As exemplified by Noah’s Ark, not everyone in the pursuit of these artifacts holds the goodwill of humanity as a primary concern, and just like any good hero story there’s an inevitable need for a proper villain. Since this manga began in the twilight years of the Soviet Union, most of the villains are militant, power hungry Soviet soldiers, with a splash of ultra-patriotic Americans, and some ambiguously unaffiliated shadow organizations on the side. Both sides of the Cold War conflict are more invested in increasing individual national power, as opposed to holding any measure of concern for the world as a whole. Both countries are painted as selfish brokers of power over conscience. Where Arcam stands as a pillar of worldly preservation, American and Soviet villains paint their respective countries as squabbling children bent on preserving manmade definitions of boundaries, affiliation, and most dangerous of all: patriotism. It’s hard to say whether many of the cultural artifacts either power is after would truly upset the balance of power versus hyperbolic nuclear caches, nonetheless the conflict between these nations, with Arcam at the center, is a parable of the absurdity of what the Cold War represented: an overly long game of flexing roulette with no real winner. Acquiring these artifacts then becomes a show of which world power can pee further rather than an actual tipping of scales. Perhaps we are meant to reflect on this moral comedy while both American and Russian villains are mercilessly beaten up by Yu Ominae and company.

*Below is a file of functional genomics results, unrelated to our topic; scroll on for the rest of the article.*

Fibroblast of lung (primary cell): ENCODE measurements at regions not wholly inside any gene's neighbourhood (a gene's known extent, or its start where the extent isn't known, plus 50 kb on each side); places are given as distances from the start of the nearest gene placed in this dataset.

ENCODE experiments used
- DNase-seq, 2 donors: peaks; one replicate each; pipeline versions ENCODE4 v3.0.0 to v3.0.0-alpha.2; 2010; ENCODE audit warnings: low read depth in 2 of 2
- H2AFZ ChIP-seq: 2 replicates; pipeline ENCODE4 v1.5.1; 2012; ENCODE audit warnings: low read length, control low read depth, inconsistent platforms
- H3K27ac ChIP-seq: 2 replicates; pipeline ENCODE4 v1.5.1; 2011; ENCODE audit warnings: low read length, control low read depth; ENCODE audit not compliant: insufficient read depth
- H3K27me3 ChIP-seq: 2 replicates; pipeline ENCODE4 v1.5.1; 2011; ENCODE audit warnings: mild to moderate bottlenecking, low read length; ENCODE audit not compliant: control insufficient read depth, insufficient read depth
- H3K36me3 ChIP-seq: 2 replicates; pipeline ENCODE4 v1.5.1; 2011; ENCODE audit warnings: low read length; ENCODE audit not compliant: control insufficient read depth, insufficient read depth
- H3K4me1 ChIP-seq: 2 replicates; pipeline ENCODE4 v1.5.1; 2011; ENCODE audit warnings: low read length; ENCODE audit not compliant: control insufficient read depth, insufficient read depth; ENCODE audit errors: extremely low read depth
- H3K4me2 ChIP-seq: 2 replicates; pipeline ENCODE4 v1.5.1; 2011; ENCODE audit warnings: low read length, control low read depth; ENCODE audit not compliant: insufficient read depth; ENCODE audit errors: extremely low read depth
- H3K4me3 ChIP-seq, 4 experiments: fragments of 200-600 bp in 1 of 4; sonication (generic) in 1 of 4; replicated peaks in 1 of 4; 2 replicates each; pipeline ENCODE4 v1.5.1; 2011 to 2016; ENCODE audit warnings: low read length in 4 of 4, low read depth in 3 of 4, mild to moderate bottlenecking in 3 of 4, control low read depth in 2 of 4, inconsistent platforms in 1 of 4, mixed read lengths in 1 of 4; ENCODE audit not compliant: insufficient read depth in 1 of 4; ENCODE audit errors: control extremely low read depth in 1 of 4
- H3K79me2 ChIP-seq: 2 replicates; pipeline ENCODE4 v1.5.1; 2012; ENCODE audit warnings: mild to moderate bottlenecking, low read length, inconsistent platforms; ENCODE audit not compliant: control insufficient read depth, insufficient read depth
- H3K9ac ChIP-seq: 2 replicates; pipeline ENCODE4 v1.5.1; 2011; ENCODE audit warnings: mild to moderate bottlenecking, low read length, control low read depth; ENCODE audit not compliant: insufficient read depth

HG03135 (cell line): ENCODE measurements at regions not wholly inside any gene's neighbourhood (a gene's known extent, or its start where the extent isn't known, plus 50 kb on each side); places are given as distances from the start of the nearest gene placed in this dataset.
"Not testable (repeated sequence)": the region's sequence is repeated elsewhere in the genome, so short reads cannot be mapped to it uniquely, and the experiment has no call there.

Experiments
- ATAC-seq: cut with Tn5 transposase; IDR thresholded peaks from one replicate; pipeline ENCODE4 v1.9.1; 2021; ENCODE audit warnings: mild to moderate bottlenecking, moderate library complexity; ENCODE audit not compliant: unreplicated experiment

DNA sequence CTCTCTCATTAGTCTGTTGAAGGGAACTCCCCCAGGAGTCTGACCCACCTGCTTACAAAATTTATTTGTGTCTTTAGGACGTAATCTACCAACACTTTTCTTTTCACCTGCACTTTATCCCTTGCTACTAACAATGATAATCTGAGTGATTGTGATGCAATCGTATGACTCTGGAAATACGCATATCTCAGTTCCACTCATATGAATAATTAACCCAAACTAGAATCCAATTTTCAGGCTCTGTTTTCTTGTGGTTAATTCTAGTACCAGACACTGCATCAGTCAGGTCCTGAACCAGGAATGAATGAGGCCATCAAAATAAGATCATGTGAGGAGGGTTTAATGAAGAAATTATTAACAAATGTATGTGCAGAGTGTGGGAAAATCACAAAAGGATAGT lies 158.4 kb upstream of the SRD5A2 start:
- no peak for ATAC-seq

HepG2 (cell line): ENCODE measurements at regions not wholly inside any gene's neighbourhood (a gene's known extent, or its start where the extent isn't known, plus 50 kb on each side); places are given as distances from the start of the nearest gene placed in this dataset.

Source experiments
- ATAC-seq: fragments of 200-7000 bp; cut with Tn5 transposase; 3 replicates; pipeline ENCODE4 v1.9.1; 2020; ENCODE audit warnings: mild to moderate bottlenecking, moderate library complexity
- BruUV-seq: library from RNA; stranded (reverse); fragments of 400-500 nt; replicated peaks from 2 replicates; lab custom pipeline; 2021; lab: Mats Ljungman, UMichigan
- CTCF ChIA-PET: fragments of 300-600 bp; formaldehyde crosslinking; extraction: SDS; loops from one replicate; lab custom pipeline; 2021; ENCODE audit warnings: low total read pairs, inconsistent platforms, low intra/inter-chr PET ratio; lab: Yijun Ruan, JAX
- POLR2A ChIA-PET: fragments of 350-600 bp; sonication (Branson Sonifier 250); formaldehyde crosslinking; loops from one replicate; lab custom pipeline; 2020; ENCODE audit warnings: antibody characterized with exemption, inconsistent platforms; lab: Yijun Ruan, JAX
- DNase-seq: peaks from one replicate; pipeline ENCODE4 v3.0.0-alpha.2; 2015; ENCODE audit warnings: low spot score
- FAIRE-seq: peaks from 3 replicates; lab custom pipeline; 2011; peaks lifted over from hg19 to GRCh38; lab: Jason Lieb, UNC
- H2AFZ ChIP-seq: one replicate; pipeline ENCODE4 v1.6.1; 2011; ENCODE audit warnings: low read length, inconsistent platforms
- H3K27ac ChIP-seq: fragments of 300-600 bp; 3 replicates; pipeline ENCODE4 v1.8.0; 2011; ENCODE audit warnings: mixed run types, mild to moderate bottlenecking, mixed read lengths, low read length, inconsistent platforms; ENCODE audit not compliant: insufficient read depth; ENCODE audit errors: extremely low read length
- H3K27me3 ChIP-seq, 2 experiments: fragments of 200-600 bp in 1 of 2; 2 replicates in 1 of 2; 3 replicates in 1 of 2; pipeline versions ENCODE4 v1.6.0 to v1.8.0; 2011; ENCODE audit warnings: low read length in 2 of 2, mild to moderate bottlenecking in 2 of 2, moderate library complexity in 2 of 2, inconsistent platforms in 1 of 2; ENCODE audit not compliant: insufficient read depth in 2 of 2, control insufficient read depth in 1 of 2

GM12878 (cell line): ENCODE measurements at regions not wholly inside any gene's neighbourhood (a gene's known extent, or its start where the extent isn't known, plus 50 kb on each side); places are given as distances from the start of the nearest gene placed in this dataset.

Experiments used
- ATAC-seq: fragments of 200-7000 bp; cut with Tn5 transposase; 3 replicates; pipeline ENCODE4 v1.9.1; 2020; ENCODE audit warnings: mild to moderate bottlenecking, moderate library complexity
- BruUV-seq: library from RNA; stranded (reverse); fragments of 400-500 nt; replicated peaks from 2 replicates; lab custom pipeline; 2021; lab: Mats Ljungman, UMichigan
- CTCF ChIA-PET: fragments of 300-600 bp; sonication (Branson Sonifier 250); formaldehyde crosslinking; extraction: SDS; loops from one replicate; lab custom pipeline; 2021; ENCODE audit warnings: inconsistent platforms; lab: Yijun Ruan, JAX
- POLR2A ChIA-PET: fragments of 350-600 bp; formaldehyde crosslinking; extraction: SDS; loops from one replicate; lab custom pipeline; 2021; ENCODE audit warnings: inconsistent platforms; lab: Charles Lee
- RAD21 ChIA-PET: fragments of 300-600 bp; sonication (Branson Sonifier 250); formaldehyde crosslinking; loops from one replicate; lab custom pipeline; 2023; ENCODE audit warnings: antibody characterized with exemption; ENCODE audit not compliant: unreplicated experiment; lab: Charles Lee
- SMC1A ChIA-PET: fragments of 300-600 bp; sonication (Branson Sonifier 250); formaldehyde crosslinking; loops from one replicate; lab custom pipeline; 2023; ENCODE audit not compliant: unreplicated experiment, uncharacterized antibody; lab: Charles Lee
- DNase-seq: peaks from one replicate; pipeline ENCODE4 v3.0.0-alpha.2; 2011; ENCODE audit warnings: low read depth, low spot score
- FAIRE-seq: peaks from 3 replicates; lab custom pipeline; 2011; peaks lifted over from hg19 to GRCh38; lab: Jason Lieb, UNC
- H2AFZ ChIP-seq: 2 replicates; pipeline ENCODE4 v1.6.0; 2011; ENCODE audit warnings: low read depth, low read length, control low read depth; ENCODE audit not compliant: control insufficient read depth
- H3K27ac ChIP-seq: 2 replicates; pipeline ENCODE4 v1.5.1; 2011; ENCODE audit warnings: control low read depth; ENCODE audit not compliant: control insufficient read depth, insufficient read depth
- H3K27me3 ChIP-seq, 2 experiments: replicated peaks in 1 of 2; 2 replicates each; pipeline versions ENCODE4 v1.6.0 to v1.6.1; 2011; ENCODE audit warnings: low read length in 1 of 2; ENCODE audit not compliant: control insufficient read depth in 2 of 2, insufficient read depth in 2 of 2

Inevitably as the stakes get higher, and the cast as a whole inevitably levels up, the bad guys need to follow suit by getting increasingly ridiculous. Striker vs. the Third Reich takes villainy in an utterly absurd direction, calling a play that Hellboy and the B.P.R.D. would be jealous of. With the Cold War at an end, what better boogeymen to battle than one of the most reviled humans and fascist dictatorships in modern history: Hitler and the Nazis. Driven by the exiled remnants of the original Third Reich, these rogues attempt to resurrect Hitler through an ambitious and streamlined cloning program, running nonstop until his original consciousness returns from the abyss, because only real soul of the Führer can unlock an armory of cultural weapons tucked away by the Nazis for a rainy day. Eventually we have to ask ourselves, what’s more evil than Hitler? An entire legion of Hitlers. While the Führer clone army is not long for this world, the one true Hitler emerges to lead the Third Reich once more, to glory, and to a treasure trove of lost artifacts.
Unexpectedly, Striker never intends us to maintain Hitler as an inhuman monster. As one of the Reich generals explains, Hitler’s evil streak was due to a dual personality. On one side is a peace-loving, puppy dog-eyed, lovable man; on the other, the merciless dictator everyone loves to hate. In order to remain sane Hitler jumps back and forth between these identities, with hard-wired subconscious triggers available should he need to switch personalities on the fly. In this twist, the unthinkable happens. We are made to feel sympathy for one of the most evil human beings to ever walk the planet. At this point it sounds like things have jumped the shark with a rocket pack and NASA grade fuel. Yet the purpose of this dual identity is to afford Hitler the opportunity to reflect on his inhumanity as his good side, prevent the return of the Third Reich, and apologize to humanity for his horrible mistakes. His actions become irrefutably sympathetic, in essence forcing him to assume the role of a tragic hero. Hitler, while giving the impression of being mad with power, consumes all of his life energy attempting to wield a weapon from the Ramayana, destroying everything in the armory, preventing the return of the Third Reich, saving the world. His last admission: he was in full control the whole time, and this was his attempt to right the wrongs he inflicted on the world. Instead of utilizing Hitler as a vehicle for shameless, indulgent, easy violence, Striker employs him to, if only on a miniscule scale, help soothe a deep wound in the history of humanity.
Striker is available, for mature readers, from Viz Media, most likely in the discount section of your favorite used book seller.